One more preliminary question has to be dealt with. With regard to most words now belonging to Tamil, the separation of pure Tamil words from those borrowed from Sanskrit is very easy. But most Sanskrit scholars assume that every Tamil word which looks like a Sanskrit one must have been borrowed from Sanskrit by the Tamils. When the speakers of two different languages come in touch with each other, the probabilities are that each language will borrow words from the other. Thus the names of articles produced only in South India, such as pearls, pepper, cardamoms, must certainly have been borrowed by Sanskrit from Tamil. Hence Sanskrit maricha, muktā, ela, are derived from Tamil miriyal or miḷagu, muttu, ēlam; there are other Sanskrit words borrowed from Tamil wantonly which Sanskrit scholars wrongly claim to belong to Sanskrit, e.g., niram, mīnam, evidently derived from Tamil nīr, mīn, for we cannot imagine that the Tamils were drinking water and eating fish for ages without names for these objects and deferred naming them till Sanskrit speakers presented them with names for them. Many such words can be rescued for Tamil from the hands of Sanskrit scholars, but in this enquiry for the purpose of disarming criticism, words which might be legitimately claimed to be Tamil, though they look like corresponding Sanskrit words, have not been much pressed into service.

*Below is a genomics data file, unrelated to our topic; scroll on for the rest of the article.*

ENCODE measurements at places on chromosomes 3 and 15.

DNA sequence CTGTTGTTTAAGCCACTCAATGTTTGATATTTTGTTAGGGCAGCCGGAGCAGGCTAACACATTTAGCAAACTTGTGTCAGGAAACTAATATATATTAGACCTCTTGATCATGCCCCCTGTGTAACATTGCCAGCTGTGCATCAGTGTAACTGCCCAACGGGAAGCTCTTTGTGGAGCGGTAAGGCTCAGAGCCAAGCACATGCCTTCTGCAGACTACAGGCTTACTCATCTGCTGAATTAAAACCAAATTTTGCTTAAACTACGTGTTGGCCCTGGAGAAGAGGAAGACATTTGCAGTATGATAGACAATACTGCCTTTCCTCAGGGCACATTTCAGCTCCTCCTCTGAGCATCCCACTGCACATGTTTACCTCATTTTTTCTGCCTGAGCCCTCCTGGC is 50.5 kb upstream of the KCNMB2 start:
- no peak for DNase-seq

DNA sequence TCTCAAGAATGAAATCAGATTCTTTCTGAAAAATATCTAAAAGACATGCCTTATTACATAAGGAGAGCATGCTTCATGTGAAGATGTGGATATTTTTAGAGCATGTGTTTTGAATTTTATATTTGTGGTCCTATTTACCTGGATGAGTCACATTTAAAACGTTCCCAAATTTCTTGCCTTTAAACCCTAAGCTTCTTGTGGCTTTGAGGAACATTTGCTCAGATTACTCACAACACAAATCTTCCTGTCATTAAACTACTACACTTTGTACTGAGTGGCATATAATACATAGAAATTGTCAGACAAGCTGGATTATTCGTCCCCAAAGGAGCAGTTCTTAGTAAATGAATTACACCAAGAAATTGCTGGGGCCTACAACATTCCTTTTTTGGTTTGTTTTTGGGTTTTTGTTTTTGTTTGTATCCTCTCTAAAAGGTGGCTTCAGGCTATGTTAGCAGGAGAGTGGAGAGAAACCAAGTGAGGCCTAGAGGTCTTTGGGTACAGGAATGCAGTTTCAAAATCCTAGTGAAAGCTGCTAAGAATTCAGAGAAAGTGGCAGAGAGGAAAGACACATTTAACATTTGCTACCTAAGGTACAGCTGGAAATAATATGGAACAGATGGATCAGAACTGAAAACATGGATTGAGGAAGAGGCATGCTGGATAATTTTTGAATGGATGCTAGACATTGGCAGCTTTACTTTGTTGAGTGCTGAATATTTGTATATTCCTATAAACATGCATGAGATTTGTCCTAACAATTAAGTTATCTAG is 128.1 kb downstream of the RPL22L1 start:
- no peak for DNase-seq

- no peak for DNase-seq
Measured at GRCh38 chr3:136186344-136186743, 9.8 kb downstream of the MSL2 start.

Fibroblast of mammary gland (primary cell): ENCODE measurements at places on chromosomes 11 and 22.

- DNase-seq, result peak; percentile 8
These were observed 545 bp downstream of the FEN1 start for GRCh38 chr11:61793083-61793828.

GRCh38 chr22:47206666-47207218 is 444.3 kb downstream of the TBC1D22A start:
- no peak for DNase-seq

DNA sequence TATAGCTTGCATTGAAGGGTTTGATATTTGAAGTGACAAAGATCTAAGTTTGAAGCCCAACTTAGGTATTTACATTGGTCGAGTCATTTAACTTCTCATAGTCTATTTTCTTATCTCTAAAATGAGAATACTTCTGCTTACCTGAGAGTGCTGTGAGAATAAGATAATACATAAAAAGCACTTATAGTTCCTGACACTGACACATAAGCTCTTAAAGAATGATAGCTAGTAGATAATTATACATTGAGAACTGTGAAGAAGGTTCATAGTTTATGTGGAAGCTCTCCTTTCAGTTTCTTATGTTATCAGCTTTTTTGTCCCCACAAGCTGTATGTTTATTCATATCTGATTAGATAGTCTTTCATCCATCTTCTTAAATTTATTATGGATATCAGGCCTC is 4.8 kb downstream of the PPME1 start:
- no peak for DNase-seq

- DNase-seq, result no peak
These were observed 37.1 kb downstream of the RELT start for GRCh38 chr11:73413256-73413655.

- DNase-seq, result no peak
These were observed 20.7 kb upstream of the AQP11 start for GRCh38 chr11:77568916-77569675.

Even after giving the benefit of the doubt to Sanskrit, it will be found that there is in Tamil a strikingly large variety of names for objects and actions. The wealth of synonyms for names of familiar objects will be found to be enormous as this investigation progresses. It looks as if when man began to invent words, he was in a state of childhood and as a child revels in the use of toys and is never tired of playing with them, primitive man used the power of inventing words as his great toy and invented a number of names for the same thing. Love of certain objects familiar to them may perhaps have been another motive for this multiplication of iḍukuṛi synonyms: but whatever it was, it is of use in this our enquiry into the conditions of life of the ancient Tamils.
Evidence of Literature
The third source of information for this study is early Tamil literature. The age to which this literature belongs has been the occasion for much dispute. The controversy has centred round a statement made at first by the commentator on Iṛaiyanāragapporuḷ and repeated by later commentators. It is to the effect that there were three epochs of ancient Tamil Literature, each marked by the existence of a Sangam, academy of its own, presided over, each by the members of a particular dynasty of Pandya kings, whose capitals were respectively Madurai, swallowed long ago by the sea, Kabāḍapuram and North Madurai, i.e., the present city of that name.